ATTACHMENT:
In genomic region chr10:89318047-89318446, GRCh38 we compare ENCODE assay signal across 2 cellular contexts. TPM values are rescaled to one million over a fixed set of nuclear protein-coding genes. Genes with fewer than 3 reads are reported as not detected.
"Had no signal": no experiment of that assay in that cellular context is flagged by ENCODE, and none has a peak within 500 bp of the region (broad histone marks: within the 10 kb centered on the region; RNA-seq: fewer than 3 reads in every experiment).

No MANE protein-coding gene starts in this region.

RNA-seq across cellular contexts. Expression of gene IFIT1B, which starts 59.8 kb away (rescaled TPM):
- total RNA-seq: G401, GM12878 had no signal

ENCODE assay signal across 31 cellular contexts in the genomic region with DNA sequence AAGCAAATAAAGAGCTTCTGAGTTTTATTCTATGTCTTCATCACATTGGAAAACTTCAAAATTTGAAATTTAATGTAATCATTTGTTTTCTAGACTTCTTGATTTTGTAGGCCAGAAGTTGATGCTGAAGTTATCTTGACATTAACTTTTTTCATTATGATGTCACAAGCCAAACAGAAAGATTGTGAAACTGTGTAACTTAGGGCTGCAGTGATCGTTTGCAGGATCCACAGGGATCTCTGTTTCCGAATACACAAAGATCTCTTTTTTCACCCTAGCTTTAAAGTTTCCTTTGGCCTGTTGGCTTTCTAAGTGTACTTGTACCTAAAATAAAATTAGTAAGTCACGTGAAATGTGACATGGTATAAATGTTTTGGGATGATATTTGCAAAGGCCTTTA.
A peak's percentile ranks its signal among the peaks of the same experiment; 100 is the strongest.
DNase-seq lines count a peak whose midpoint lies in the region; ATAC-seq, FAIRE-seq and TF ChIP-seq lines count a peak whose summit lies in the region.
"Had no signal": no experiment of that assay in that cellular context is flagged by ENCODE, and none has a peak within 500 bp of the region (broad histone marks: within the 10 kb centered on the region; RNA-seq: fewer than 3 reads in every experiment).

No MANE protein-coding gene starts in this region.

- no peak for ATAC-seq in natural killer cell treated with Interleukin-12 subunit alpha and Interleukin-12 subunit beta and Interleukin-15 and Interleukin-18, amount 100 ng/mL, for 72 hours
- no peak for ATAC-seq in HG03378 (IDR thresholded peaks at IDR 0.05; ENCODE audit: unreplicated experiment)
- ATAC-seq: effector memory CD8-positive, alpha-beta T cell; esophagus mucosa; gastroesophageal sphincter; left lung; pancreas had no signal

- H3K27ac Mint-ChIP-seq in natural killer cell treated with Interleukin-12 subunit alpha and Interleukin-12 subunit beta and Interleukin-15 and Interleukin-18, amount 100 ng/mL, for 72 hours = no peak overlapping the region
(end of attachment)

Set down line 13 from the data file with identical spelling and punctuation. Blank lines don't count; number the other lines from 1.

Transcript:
- ATAC-seq: effector memory CD8-positive, alpha-beta T cell; esophagus mucosa; gastroesophageal sphincter; left lung; pancreas had no signal